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Father charged with murder in baby's 1979 death, at first thought to be SIDS

FARMINGTON, Maine -- The father of a 4-month-old boy whose death was classified nearly 38 years ago as sudden infant death syndrome was arrested Friday after detectives concluded it was homicide.

Burton “Ben” Hagar, 62, of Farmington, was charged with murder after being indicted this week, said Stephen McCausland, spokesman for the Maine Department of Public Safety.

Hagar is accused of killing his son, Nathan, who was found unresponsive in the family’s Brunswick apartment and died at a hospital on May 9, 1979. Police say Hagar was home that day with his infant son and wife, when his wife went to visit a friend, reports CBS affiliate WGME.

Police say the infant was healthy and alert when the mother left. When she returned, she and her husband went into the boy’s bedroom and found him unresponsive. He later died at a hospital.

Ben Hagar was 24 at the time of the boy’s death.

State police quietly reopened the case in 1991, and the investigation was augmented by the state police cold case unit, which became fully staffed as of last year.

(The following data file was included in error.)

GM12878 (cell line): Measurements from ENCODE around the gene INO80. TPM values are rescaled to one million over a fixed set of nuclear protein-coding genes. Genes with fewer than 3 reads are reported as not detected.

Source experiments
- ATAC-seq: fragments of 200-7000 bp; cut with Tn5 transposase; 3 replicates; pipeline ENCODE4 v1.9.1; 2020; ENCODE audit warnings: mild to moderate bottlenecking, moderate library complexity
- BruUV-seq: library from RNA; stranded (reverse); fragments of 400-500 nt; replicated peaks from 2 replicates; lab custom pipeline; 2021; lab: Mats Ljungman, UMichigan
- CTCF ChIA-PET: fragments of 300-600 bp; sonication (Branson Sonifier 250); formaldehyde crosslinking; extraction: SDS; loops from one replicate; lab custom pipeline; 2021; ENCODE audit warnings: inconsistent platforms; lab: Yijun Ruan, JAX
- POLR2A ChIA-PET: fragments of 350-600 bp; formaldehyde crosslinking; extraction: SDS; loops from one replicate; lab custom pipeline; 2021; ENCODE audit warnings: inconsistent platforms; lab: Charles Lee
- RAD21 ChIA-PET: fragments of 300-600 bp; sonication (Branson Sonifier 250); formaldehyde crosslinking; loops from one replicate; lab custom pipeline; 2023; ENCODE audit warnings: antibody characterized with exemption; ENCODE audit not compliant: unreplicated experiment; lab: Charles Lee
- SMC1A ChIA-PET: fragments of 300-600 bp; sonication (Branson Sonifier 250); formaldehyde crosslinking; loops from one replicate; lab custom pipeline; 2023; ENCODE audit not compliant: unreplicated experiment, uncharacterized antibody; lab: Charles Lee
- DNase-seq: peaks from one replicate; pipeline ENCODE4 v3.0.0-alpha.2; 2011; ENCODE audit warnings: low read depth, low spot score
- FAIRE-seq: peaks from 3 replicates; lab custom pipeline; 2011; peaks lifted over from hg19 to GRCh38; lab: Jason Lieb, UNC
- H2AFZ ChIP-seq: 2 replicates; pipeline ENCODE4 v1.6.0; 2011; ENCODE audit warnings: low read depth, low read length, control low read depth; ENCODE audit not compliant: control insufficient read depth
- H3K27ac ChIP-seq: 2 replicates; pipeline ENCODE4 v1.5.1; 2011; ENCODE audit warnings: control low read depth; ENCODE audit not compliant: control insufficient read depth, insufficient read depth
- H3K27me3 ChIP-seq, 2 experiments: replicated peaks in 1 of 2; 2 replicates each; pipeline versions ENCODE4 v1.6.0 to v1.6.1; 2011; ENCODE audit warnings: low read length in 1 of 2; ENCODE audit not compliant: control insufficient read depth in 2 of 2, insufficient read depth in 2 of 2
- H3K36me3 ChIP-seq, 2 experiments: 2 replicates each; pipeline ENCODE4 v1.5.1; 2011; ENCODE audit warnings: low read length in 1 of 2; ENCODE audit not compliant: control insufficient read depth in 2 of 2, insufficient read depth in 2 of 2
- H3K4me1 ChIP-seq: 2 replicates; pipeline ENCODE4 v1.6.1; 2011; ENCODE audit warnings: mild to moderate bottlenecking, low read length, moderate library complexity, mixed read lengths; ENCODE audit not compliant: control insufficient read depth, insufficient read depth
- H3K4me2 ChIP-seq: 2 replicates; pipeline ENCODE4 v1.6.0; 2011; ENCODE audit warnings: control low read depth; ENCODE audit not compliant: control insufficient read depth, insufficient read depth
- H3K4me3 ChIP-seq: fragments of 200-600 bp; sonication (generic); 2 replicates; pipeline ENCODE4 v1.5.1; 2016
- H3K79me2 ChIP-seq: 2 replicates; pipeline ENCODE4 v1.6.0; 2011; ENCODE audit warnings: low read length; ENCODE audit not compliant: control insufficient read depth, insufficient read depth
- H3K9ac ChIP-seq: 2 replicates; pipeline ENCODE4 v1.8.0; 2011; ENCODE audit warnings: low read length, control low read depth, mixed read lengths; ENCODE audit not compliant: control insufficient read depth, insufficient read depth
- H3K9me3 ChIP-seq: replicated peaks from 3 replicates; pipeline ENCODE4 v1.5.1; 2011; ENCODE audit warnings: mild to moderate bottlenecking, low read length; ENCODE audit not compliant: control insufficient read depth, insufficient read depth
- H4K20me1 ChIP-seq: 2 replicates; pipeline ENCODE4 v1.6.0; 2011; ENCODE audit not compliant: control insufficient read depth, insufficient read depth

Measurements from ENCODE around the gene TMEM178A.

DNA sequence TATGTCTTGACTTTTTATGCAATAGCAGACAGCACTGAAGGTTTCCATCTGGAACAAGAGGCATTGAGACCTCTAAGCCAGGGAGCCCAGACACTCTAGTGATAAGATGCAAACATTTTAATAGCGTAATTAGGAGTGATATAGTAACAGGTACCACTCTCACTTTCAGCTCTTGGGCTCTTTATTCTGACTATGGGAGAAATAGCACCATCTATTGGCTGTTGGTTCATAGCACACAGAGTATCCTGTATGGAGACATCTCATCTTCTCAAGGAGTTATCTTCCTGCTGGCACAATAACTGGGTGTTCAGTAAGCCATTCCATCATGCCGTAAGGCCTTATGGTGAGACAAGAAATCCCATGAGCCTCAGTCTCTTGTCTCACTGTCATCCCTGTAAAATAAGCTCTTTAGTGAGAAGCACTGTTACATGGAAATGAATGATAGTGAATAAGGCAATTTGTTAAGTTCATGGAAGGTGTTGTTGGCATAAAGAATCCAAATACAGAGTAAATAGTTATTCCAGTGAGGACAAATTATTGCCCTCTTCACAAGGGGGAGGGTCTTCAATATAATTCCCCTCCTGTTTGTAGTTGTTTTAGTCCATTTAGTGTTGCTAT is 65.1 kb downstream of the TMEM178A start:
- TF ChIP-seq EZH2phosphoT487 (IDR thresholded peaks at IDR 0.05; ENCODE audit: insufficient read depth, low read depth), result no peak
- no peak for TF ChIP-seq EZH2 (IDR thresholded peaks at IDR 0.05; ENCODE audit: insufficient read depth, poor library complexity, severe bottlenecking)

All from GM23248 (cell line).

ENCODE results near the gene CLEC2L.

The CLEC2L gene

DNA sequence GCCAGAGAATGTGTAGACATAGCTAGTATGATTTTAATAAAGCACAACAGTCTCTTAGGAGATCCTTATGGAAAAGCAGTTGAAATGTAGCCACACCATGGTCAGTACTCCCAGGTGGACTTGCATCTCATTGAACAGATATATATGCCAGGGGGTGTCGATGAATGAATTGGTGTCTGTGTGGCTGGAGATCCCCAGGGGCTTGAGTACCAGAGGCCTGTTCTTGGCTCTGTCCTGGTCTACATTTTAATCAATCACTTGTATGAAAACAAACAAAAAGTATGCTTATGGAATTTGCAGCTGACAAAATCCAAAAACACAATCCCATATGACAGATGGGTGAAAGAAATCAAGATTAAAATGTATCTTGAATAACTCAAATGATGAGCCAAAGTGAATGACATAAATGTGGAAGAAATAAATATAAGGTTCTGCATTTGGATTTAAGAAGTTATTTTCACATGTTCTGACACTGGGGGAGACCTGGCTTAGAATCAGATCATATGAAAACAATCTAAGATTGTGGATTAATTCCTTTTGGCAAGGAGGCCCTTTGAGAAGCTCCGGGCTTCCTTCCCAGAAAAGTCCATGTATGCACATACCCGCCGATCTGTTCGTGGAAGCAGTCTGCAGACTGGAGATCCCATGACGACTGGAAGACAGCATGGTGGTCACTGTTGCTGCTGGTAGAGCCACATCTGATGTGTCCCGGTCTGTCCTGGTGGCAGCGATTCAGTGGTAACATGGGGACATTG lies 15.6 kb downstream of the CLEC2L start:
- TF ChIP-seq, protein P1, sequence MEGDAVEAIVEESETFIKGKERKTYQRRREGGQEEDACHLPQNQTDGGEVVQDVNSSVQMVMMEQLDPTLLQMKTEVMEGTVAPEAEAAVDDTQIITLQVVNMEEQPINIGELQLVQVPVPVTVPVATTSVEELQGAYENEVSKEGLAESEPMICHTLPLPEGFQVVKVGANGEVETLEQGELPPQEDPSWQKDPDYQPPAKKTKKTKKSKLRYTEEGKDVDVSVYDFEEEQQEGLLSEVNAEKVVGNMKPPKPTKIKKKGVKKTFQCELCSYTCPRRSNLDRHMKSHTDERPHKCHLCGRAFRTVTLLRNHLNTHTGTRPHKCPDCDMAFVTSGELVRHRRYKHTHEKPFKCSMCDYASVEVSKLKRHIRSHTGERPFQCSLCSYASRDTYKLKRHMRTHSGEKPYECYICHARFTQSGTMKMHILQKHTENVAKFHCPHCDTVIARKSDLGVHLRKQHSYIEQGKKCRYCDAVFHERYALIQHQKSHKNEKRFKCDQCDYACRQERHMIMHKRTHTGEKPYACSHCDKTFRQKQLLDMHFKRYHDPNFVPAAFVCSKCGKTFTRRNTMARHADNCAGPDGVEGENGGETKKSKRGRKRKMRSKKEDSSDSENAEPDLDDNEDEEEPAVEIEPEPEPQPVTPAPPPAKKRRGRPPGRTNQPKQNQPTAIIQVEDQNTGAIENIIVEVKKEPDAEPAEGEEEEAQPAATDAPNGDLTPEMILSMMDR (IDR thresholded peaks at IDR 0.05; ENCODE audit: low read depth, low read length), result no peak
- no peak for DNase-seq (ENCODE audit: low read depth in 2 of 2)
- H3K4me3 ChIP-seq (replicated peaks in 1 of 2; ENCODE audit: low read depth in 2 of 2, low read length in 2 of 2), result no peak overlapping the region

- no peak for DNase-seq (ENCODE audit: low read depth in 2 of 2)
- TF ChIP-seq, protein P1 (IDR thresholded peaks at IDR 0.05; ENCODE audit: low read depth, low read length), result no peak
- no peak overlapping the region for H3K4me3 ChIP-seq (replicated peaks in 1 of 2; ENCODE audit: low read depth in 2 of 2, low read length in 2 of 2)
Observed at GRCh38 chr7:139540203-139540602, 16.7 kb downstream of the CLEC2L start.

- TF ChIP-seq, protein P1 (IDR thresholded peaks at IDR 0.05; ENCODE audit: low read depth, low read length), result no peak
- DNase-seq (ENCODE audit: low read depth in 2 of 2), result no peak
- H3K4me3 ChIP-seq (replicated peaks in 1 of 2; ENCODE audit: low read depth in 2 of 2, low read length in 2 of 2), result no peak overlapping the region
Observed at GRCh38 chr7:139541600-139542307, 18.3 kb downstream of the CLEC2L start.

“This is the first arrest as a result of the work of the unsolved-homicide unit. And there will be others as the work continues,” McCausland said.

The body was not exhumed, and authorities aren’t saying how they believe the infant died.

Hagar will make his first court appearance this week in Portland. It’s unclear whether he has a lawyer, and a telephone listing for him couldn’t be found.

A woman who answered a phone number once assigned to Hagar’s deceased father said only, “God’s in control.”

The child’s mother, who divorced Hagar years ago, was informed of Hagar’s arrest Friday, McCausland said. Detectives declined to identify her.

The state police chief, Col. Robert Williams, praised the new investigative unit that contributed to the investigation. Maine has more than 100 unsolved homicides, he said, “and the new unit is reviewing each case.”

The Hagar case represents the oldest cold case to be resolved by state police. Before Friday, the oldest resolved case concluded in 2012 with an Augusta man’s arrest for a death that took place 36 years earlier.

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